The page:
The university community concluded a social art project on Friday called Writing on the Wall by tearing down a concrete wall covered in vulgar and offensive language.

The project’s purpose is to bring awareness to hate speech and its negative effects on society.

About 200 students, faculty and staff gathered together to tear down and break apart the wall. Starting Monday, Sept. 28, individuals were encouraged to paint sayings or phrases they found offensive on the wall.

Several notable individuals came to show their support from the University of Arkansas community. Leslie Yingling, director for the Center for Multicultural Affairs was in attendance.

“I think it’s been an interesting and promising week for students to engage in what difficult obstacles they have had to overcome with hate speech,” Yingling said.

‘Rhetorical Violence”

Performances were given by the University of Arkansas’ own Inspirational Chorale. The Inspirational Chorale’s director is Jeffrey Murdock. The group’s purpose is to keep the black sacred music tradition alive. The group has played for a diverse and illustrious audience, including dignitaries and heads of state.

the choir

The Inspirational Chorale provided music for the Writing on the Wall event.

“This event was different and very needed,” Jordan Brown, a member of the Inspirational Chorale said. “It was very educational and brought awareness in the way that people’s words can hurt other people.”

Members of the community each grabbed onto ropes used to bring down the wall. The symbolic and literal act was meant to encourage people from different backgrounds to work together and be more sensitive to language, event organizers said.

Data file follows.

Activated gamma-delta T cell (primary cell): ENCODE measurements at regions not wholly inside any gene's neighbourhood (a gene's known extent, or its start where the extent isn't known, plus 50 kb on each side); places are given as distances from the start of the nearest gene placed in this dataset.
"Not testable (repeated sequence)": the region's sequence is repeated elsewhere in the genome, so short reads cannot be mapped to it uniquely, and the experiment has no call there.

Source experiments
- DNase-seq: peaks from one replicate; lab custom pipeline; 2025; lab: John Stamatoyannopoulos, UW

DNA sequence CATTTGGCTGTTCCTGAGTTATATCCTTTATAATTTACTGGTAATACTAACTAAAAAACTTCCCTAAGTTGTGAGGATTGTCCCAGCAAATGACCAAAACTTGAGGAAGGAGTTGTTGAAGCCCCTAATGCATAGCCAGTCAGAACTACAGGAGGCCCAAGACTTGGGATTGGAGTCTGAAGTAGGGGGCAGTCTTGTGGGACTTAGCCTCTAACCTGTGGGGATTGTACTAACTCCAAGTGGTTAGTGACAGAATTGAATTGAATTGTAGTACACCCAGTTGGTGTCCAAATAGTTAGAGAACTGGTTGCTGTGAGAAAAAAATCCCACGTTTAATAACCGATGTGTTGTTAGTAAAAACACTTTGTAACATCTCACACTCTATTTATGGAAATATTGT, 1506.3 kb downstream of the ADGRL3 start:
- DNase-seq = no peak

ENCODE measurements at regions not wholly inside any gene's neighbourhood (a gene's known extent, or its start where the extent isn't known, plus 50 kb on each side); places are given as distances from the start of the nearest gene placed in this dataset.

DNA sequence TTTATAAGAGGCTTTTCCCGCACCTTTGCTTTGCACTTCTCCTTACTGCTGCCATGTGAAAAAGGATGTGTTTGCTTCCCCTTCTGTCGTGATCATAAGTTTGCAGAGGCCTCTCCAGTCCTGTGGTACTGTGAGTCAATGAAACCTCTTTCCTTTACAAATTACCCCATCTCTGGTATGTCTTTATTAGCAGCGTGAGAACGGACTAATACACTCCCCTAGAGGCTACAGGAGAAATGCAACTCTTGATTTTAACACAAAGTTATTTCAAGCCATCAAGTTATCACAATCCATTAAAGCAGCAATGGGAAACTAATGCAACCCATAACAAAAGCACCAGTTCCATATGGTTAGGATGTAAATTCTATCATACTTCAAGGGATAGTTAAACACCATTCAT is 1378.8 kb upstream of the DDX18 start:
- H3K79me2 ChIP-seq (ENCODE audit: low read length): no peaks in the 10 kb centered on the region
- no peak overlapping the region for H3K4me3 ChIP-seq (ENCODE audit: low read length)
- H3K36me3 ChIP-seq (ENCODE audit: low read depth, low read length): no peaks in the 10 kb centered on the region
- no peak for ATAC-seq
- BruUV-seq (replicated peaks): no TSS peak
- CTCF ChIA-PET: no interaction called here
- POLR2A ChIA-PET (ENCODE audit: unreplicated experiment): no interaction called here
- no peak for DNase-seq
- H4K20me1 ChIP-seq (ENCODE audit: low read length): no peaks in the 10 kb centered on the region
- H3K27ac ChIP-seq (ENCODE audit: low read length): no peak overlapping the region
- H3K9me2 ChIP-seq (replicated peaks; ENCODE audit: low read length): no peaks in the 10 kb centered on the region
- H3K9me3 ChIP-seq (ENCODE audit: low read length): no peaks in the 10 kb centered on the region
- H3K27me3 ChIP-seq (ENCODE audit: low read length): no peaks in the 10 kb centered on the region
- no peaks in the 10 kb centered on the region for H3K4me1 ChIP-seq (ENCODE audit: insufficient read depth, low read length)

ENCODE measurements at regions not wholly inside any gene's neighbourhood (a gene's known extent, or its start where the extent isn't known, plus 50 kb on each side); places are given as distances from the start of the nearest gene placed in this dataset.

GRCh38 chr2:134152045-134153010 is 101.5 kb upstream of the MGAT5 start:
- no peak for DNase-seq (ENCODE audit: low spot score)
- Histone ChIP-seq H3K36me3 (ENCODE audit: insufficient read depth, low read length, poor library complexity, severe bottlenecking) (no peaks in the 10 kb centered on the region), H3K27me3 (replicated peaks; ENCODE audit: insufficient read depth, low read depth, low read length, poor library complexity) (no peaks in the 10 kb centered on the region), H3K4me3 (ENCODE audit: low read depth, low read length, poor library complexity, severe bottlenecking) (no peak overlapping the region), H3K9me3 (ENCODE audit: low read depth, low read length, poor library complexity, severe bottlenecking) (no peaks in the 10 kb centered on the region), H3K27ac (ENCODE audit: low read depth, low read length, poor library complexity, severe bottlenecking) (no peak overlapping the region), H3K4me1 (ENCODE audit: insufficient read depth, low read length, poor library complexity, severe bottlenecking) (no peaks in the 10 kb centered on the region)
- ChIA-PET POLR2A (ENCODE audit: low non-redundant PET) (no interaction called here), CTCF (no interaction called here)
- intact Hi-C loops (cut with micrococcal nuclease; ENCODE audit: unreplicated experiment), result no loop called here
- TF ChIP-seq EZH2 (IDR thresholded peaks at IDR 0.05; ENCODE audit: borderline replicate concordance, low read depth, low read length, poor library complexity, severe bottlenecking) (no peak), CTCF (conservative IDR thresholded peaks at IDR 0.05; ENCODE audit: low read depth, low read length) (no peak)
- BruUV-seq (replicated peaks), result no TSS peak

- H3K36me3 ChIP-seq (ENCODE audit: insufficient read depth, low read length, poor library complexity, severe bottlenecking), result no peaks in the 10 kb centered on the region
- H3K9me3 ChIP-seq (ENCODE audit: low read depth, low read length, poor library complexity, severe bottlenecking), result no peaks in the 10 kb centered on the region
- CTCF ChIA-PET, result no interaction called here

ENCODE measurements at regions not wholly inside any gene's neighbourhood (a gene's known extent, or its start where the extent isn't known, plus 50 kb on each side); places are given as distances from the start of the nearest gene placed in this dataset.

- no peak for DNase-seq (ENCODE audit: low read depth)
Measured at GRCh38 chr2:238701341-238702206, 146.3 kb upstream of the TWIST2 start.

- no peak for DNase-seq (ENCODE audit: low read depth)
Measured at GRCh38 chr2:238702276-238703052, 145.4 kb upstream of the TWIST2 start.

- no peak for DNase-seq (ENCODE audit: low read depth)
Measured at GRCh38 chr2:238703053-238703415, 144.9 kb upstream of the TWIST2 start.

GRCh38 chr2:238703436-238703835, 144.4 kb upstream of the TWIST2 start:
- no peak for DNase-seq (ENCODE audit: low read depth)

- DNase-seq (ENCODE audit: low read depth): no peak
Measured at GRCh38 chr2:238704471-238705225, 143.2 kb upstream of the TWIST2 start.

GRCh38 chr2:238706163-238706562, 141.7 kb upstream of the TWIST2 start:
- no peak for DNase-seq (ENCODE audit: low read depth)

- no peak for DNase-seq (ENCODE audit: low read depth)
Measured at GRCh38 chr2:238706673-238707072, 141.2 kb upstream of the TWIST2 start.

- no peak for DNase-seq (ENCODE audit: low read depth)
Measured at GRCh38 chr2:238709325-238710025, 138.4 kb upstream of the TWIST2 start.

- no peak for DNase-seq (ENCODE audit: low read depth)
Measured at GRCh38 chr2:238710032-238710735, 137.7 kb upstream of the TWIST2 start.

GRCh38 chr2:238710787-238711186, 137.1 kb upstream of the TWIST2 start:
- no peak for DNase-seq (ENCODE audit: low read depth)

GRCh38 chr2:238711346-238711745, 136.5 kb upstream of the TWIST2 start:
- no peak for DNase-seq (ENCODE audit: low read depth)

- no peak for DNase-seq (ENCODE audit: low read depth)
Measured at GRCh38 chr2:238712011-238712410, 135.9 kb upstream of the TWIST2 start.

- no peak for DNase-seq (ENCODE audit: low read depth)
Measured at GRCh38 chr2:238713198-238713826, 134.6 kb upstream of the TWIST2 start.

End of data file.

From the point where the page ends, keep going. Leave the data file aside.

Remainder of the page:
Logan Mills, vice president for the Residents’ Interhall Congress, said that the event was a good way to start meaningful conversations about the way that words can affect people.

“I can see where talking about diversity can open up that channel for more conversation and more understanding,” Logan said.

The university community pulled down the wall Friday.

The university community pulled down the wall Friday.

Those attending the event used hammers and mallets to break off pieces of the wall to take home with them at the conclusion of the ceremony, Amanda Bobo is the Coordinator for Residence Education in Pomfret Hall and the administrator for the event. Bobo gave her thoughts on what it meant to her to be able to take a piece of the wall home.

“It is a visual representation of the commitment that I have made to be an advocate for change and a reminder that any words that I say have power and I need to use that power wisely,” Bobo said.

Bobo explained that several departments came together to make the event happen. Those offices included the office of New Student Family Programs, the Associated Student Government, The Center for Multicultural and Diversity Education and the Residents’ Interhall Congress. Planning for the event began back in April of this year. The groups worked together to secure funding for the project and collect donations.

Those in attendance gathered for food and refreshments after tearing down the wall.

Hammers and hard hats were part of the tearing down process.

Hammers and hard hats were part of the tearing down process.